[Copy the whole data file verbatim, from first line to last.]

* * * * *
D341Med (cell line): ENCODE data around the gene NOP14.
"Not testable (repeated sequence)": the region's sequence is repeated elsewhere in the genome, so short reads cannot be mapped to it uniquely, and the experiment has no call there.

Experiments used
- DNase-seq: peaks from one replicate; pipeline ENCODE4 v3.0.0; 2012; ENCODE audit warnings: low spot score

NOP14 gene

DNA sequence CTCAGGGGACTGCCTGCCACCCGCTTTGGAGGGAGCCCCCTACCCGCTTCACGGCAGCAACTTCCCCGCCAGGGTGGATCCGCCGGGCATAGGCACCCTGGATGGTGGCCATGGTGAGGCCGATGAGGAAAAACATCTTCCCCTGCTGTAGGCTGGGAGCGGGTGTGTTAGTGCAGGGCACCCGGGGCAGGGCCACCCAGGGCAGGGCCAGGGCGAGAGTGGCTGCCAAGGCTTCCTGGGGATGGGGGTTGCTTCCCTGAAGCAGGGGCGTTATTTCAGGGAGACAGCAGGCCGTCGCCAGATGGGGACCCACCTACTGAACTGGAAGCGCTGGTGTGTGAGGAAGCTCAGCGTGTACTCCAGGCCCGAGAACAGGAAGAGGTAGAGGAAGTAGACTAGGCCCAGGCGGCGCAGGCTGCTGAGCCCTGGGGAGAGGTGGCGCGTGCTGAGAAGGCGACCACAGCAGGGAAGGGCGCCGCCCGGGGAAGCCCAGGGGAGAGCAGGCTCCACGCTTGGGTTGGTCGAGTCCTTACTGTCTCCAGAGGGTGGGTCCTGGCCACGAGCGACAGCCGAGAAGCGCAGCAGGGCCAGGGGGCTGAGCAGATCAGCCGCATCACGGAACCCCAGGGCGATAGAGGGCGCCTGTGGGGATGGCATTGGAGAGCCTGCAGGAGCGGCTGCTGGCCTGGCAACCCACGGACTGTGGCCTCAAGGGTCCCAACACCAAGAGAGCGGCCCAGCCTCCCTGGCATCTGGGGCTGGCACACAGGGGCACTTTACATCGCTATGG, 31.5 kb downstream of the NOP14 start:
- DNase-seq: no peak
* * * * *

D341Med (cell line): ENCODE data around the gene NOP14.
"Not testable (repeated sequence)": the region's sequence is repeated elsewhere in the genome, so short reads cannot be mapped to it uniquely, and the experiment has no call there.

Experiments used
- DNase-seq: peaks from one replicate; pipeline ENCODE4 v3.0.0; 2012; ENCODE audit warnings: low spot score

NOP14 gene

DNA sequence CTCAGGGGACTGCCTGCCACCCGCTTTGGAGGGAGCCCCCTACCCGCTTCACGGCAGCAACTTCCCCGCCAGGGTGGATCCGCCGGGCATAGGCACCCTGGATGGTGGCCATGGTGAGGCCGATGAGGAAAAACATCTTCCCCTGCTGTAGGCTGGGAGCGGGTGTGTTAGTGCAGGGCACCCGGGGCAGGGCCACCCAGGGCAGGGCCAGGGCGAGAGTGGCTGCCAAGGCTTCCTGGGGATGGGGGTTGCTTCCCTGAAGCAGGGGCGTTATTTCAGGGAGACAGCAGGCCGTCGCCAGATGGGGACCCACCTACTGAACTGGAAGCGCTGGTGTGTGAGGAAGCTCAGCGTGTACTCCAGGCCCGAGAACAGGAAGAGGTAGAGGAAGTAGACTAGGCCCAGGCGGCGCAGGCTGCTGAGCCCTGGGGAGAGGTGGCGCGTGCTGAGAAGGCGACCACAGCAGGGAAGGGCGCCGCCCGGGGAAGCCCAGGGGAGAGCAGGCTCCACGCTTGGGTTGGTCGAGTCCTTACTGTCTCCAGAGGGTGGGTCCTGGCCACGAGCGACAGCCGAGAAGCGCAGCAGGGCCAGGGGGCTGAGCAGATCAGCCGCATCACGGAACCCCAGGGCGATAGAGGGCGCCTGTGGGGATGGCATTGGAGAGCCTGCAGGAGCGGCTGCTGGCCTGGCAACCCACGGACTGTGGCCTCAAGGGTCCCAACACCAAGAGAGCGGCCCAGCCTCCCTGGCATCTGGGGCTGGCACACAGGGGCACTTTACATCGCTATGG, 31.5 kb downstream of the NOP14 start:
- DNase-seq: no peak